… and runs until February 28. Here is a brief introduction text from the site of the festival: “A documentary about an ordinary family with extraordinary secrets, directed by Karen Guthrie, on Sunday, 21 February, opens the 12th edition of ZagrebDox, this year again featuring many burning and timeless issues in more than 160 films – from famous titles to numerous world premieres.”
Festival director is Nenad Puhovski, film director, producer and professor – and every year the editor-in-chief of a festival that in many ways lives up to a classical public service model that we see less and less of in television and in the printed press. There are sections in the programme that deal with the refugee crisis and with ”extremisms, especially those motivated by religion: anti-Semitism and Orthodox faith in Russia, as well as Islamism in the West.” And there is ”The Russians Are Coming to 12th ZagrebDox”, a section for biographies, music, one which is called ”state of affairs”, one ”controversial dox” – very inviting and clear communication to the audience, I guess, whereas festival travellers/documentary connaisseurs will appreciate retrospectives of directors like Erik Gandini and Nino Kirtadze. In other words, the festival is edited, in a very competent manner.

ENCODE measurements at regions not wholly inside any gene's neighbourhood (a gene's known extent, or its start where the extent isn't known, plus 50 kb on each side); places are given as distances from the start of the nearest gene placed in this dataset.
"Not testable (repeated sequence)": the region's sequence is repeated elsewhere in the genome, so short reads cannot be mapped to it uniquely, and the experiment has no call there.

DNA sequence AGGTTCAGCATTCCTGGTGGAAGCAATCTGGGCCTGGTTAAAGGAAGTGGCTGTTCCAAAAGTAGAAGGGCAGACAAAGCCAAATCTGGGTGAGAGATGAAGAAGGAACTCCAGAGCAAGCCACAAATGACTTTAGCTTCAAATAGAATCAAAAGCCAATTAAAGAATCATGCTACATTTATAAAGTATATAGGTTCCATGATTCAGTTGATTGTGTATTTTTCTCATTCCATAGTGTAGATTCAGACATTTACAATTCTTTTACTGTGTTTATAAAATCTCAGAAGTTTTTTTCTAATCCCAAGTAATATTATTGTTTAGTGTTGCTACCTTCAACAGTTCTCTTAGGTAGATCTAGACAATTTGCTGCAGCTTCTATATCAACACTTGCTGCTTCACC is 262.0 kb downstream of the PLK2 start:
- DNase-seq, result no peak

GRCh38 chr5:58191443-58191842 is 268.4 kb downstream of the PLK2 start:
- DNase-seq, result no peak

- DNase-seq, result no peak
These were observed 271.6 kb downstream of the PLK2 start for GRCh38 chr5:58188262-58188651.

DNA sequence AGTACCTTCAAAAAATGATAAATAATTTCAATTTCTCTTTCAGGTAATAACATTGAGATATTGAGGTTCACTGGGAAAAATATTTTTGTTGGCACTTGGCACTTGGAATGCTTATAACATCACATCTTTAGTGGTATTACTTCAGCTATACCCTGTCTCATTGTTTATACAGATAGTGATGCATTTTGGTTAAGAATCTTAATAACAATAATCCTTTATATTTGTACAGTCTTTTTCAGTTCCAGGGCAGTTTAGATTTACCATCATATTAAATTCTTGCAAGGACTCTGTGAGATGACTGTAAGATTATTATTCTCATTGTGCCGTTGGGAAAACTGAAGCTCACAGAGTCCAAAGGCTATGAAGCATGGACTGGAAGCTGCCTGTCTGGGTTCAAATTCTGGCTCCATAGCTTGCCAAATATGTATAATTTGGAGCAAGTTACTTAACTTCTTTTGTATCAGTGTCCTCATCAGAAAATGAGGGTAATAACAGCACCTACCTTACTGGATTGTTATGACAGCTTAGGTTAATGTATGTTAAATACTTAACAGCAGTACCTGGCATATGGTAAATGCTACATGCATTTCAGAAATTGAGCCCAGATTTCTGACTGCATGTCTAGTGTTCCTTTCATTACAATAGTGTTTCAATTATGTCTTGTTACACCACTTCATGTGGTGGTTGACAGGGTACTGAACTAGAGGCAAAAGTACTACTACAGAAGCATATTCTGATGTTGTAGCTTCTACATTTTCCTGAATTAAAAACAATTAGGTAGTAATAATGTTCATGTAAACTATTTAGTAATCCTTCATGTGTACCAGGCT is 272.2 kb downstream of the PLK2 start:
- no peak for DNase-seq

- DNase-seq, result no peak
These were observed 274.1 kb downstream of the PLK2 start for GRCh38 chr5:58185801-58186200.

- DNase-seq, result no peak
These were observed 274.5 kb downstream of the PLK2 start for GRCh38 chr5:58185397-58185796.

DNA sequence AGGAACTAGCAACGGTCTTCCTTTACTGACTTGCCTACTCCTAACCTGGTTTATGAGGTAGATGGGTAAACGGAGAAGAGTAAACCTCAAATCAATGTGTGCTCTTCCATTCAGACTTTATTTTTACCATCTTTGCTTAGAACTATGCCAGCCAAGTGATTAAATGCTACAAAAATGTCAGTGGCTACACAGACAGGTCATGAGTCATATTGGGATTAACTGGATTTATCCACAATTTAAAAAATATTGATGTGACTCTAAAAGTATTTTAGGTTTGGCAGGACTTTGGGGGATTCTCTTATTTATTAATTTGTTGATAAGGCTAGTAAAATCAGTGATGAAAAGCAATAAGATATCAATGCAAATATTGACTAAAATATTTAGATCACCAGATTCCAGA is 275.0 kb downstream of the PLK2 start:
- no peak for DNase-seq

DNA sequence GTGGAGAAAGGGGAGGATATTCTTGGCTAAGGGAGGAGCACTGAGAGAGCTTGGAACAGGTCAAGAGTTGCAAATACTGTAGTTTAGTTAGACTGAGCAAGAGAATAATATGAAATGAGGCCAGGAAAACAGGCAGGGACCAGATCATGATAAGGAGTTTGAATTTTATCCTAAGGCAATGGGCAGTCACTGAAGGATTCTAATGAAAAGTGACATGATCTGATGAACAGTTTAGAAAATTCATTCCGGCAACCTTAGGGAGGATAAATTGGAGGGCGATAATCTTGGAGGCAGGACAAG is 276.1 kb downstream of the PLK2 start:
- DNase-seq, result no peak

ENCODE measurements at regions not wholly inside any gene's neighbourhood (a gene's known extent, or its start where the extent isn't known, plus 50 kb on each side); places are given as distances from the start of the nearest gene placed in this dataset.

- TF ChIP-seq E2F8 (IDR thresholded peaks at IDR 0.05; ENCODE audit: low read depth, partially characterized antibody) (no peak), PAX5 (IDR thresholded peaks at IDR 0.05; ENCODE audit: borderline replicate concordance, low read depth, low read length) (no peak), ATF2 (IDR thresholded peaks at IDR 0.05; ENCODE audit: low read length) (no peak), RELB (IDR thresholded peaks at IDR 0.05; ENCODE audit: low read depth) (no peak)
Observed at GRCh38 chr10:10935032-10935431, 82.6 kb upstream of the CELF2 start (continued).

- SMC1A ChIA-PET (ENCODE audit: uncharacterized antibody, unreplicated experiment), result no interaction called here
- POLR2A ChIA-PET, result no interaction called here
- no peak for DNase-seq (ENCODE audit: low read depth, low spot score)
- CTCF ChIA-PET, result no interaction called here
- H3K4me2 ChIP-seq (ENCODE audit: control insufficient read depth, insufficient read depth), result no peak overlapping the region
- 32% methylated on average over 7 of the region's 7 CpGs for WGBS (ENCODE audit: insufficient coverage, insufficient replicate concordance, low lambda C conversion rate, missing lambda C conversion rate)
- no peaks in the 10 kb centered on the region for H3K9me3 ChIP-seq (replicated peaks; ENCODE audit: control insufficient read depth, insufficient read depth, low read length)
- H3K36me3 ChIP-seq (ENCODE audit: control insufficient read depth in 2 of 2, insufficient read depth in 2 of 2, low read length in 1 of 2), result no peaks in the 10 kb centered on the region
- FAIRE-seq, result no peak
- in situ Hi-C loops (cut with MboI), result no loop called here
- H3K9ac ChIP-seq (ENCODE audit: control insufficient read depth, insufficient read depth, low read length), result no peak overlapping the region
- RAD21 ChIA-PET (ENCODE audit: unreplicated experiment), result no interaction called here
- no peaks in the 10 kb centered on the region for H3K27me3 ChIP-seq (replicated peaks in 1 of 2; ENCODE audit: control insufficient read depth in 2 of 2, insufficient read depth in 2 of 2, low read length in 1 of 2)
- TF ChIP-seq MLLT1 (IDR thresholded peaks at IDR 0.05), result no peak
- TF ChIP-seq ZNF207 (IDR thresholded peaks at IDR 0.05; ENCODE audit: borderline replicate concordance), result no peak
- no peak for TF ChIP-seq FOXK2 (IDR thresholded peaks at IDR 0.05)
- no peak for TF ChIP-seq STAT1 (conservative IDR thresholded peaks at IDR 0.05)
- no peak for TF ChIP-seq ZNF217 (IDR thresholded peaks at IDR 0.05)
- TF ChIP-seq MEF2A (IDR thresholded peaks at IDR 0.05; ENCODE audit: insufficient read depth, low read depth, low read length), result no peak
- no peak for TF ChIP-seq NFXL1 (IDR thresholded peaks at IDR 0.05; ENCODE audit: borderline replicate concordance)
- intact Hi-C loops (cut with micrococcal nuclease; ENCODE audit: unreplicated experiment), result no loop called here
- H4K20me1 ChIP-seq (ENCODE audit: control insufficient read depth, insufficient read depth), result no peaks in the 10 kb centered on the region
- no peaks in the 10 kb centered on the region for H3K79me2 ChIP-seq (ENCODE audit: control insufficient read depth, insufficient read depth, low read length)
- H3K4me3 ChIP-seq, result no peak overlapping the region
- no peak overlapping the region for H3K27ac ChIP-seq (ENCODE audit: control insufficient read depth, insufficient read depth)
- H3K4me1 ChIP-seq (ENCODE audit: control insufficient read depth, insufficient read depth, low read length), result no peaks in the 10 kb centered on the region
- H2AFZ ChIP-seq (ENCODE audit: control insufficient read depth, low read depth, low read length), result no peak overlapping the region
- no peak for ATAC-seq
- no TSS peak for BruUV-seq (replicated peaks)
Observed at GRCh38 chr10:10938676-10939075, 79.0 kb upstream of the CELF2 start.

Of course there is also two competition programmes, an international and a regional. And for me, who was part of the beginning of the industry event, a ZagrebDoxPro: what a big pleasure to see how this event has developed to not only being a training and pitching session but also have masterclasses and a fine amount of television people and distributors present. I understand that this is because of the support from Creative Europe MEDIA, a good investment indeed from the EU.
To give you an idea of films to be shown, let me mention five films that have been written about on this site: ”Don Juan” by Jerzy Sladkowski”, ”My Love, Don’t Cross that River” by Mo-young Jin, ”Twilight of a Life” by Sylvain Biegeleisen, ”Train to Adulthood” by Klara Trencsenyi and ”Ukrainian Sheriffs” by Roman Bondarchuk.
Photo: Marlon Brando and Nenad Puhovski.